By Ted Sares
Harry Arroyo has movie star good looks and a personality to match. In plain English, he was and is a hellava guy. He was a power puncher from Youngstown, Ohio, the same city that produced Ray "Boom Boom" Mancini and he fought in the same exciting way. Right from the start, he went 22 (17 ko's)-0 before facing popular "Rockin" Robin Blake in Atlantic City on January 14, 1984. Robin was 20-0 at the time. It was a much anticipated fight between two 135 pounders on the move. Harry won a close 10 UD which was seen on national TV and positioned him for an April fight with Charlie 'Choo Choo" Brown, 23-2-1, a tough scrapper out of Philly. When Arroyo beat Blake, he broke into the top twelve IBF Lightweight rankings. Robin Blake retired in 1990 with a 33-8 record. After his loss to Arroyo, his star dimmed as he went 13-8.
The fight with Choo Choo would be for the IBF Lightweight Title at the Sands in Atlantic City. This would be the big one for the likable Youngstown welterweight. Brown had beaten Melvin Paul, 17-2, in January 1984 to take the newly created title by a close 15 round SD and was in defensive mode. Charlie would later recall( in a City Beat article by Benjamin Herold entitled, Fred Jenkins makes sure boxers — both aspiring and accomplished — have a home at his North Philly gym), "[Paul] definitely came to fight. He was a steady comer, he came right at you. So I figured I'll box him," Brown recalls while pantomiming his peek-a-boo style. "Both hands is right there in front of you, but you don't know which is coming first." Brown dropped Paul in round one with a left hook to the body and again in the fourth round with a right to the chest.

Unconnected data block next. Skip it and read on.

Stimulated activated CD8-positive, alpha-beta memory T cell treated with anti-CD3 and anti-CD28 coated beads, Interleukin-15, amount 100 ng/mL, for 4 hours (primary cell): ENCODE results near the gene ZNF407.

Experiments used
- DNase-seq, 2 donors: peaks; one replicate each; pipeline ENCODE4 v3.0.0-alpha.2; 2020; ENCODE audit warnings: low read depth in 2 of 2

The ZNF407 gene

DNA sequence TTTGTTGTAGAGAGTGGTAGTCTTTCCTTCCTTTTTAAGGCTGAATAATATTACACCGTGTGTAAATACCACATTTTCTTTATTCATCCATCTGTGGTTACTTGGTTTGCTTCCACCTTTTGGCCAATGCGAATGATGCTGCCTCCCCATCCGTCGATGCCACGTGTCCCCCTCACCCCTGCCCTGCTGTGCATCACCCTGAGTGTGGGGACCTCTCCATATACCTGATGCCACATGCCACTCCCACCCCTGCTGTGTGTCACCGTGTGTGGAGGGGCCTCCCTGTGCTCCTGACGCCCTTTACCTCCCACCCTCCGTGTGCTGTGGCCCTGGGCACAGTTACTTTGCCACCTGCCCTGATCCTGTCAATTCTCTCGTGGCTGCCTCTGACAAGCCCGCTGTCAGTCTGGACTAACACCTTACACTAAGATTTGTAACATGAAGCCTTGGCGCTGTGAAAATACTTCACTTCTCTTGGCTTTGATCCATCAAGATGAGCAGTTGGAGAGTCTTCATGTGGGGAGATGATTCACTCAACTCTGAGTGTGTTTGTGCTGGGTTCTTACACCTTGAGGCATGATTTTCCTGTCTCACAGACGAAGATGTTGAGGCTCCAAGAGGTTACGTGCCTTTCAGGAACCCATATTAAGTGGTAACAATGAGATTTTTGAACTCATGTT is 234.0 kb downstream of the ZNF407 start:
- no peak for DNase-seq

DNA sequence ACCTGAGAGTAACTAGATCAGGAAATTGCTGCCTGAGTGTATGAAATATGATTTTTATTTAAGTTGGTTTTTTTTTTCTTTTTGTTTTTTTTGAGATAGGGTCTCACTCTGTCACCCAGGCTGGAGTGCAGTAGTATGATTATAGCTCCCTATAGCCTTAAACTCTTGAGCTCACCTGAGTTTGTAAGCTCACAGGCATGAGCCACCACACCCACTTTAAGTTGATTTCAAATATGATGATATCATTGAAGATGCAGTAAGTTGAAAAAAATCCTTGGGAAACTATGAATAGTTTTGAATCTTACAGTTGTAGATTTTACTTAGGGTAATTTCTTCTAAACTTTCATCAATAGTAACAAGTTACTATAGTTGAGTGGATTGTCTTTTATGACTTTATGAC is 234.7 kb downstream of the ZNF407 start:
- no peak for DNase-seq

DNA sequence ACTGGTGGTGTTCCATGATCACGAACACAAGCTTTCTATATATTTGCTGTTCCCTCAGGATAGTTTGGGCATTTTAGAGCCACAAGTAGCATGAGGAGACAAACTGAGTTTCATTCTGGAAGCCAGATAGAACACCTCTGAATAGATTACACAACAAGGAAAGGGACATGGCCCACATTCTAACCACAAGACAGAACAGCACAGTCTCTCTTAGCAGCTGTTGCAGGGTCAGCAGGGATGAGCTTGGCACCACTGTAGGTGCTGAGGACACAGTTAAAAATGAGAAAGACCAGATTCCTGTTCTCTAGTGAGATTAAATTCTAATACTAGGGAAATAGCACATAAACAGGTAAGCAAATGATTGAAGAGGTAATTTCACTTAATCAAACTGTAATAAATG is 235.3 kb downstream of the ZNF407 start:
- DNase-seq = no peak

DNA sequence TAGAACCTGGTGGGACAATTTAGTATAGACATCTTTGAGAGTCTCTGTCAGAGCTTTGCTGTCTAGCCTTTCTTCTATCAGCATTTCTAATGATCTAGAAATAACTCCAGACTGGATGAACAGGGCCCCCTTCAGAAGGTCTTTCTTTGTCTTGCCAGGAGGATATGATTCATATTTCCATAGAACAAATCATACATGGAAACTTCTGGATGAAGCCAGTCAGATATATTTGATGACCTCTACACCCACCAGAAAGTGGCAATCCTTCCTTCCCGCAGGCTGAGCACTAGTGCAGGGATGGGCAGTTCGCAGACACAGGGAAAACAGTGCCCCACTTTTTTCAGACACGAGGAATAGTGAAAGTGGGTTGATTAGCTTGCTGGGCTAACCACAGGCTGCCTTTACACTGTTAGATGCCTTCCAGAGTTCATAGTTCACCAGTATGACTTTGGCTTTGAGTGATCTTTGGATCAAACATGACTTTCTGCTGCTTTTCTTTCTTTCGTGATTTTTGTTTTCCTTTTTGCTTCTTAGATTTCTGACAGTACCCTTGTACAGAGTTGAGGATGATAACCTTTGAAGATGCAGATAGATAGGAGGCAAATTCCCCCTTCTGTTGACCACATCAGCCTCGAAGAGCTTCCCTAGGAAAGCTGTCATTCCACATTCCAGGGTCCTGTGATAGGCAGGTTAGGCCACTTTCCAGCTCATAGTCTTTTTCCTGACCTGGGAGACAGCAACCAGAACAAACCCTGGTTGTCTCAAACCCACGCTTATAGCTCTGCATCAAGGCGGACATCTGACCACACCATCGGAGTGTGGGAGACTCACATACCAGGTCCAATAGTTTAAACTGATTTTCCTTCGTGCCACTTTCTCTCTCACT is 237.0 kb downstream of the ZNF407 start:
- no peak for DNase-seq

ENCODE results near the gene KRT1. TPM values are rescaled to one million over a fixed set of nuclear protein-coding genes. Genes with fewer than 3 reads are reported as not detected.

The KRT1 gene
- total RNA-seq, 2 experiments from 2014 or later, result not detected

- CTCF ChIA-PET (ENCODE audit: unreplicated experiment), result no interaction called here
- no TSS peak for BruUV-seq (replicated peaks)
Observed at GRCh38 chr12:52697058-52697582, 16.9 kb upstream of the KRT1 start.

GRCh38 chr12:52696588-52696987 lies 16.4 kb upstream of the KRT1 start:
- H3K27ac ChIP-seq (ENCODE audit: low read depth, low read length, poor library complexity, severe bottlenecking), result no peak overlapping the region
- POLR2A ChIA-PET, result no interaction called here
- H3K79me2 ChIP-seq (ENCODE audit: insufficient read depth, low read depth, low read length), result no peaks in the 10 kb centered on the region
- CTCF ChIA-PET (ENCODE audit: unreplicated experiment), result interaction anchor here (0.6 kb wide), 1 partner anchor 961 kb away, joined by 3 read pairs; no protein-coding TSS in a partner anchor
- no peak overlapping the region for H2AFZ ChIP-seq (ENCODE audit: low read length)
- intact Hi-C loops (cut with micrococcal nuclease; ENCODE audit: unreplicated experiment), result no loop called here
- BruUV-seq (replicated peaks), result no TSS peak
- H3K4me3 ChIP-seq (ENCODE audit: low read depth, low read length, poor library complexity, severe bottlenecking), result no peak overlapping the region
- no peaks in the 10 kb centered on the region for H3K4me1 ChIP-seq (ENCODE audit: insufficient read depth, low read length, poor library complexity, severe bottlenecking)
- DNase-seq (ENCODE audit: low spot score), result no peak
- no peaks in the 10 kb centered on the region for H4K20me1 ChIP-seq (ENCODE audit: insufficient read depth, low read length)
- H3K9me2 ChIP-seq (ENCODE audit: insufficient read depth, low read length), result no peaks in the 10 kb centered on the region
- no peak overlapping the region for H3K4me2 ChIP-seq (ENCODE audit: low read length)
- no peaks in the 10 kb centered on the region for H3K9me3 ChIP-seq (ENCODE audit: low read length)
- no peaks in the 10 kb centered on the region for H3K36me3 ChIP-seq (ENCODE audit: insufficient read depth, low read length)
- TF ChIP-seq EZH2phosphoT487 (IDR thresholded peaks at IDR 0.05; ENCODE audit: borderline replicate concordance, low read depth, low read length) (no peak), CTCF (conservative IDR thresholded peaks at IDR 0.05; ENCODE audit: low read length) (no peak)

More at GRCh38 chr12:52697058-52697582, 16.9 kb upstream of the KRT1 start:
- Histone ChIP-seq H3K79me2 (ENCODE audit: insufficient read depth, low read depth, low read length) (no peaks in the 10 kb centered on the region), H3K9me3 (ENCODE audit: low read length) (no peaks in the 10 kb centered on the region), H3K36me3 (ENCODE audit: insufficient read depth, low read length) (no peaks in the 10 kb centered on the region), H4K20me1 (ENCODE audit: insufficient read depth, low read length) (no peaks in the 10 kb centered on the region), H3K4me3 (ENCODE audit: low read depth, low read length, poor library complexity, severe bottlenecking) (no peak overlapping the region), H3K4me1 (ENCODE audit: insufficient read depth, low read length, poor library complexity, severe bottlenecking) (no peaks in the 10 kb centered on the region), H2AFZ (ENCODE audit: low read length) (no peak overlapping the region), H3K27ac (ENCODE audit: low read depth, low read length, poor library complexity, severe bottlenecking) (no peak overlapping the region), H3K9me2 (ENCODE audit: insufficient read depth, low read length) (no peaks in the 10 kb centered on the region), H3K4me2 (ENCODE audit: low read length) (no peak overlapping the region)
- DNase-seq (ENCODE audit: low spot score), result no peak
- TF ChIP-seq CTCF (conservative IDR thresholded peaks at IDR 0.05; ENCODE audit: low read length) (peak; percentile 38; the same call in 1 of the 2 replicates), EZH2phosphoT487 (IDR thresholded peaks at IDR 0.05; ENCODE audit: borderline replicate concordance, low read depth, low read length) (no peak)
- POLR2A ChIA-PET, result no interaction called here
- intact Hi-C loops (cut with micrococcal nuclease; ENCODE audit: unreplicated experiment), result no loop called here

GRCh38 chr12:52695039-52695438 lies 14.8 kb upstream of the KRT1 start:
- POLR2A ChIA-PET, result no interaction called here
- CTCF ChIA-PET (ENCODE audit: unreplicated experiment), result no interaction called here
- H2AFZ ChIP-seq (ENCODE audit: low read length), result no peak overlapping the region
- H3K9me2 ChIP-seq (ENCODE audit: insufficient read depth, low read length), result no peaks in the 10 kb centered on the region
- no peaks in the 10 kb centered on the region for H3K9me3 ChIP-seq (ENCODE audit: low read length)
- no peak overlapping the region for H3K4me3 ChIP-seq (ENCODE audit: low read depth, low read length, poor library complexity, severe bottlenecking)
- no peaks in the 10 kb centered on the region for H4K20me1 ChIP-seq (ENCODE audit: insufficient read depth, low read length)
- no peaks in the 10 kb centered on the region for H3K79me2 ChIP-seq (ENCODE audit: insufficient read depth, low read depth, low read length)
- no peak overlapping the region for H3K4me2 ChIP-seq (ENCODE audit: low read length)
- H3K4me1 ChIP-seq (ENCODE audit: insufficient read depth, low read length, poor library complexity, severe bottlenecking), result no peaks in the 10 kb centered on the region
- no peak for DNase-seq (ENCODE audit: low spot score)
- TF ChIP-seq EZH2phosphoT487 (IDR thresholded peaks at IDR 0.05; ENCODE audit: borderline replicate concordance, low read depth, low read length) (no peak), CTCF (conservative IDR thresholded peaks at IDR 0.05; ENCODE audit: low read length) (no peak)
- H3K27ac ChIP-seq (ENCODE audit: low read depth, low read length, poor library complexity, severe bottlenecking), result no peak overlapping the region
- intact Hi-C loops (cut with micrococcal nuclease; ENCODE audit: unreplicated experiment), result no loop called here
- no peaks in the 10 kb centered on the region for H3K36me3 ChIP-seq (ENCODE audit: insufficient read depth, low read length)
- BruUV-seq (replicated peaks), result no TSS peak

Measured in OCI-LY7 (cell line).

In the final round, Melvin Paul hit him with such a crushing right that Brown couldn't remember getting hit. But as a true Philly fighter with great heart, he managed to get up and stay up, even landing some solid shots before the final bell. Brown and Fred "Herk" Jenkins hoped to use the championship to catapult Brown, then 23-2-1, higher in the rankings of the better-established WBA and WBC. Their ultimate aim was a unification tournament involving popular WBA champ Ray "Boom Boom" Mancini and tough WBC champ Edwin Rosario. But that plan, unfortunately for Charlie, depended on beating Harry Arroyo.
Thus, the stage was set. And Harry did not dissapoint, taking the title with a dramatic 14h round TKO. Brown ran out of gas against the better trained and more determined Arroyo and was halted in round fourteen, though Choo Choo claimed the fight was stopped too soon.
Brown went on to win only three more bouts and eventually lost his last eleven fights retiring in 1993. "Things didn't go to well because of the frame of mind I was in," he says. "It got to the point where I just didn't give a damn. "I've been hurt by the fight game a little bit. I expected something from it. I've been to the top, and I even took the city to the top by my being from here. It didn't last long, but I got there." He finished with a mark of 26-16-2 after a 2nd round ko loss to Sammy Fuentes.
In September of 1984, Harry was set to defend his newly won crown against another Charlie Brown....this one nicknamed "White Lightening"............in Youngstown, OH This Charlie Brown, 23-0 at the time and from Moline, Illinois, was a true road warrior having fought in Miami, NJ, MSG, Memphis, NY, Atlantic City, Las Vegas, Illinois, Iowa, PA, New Mexico,Ohio, CA, Virginia, Denmark, and NC. But this didn't help him much as Arroyo dismantled him by KO in the eighth round. Brown would then go 8-10 losing 6 of his last 8, (though one of his wins was against Saoul Mamby by 6 round UD 1992). He retired in 1995 with a 31-11 mark, his last fight a second round TKO loss to tough Ralph Jones, 30-2. He probably will be remembered more for his nickname and subsequent first round KO loss to Greg Haugen than his willingness to fight anywhere in the US.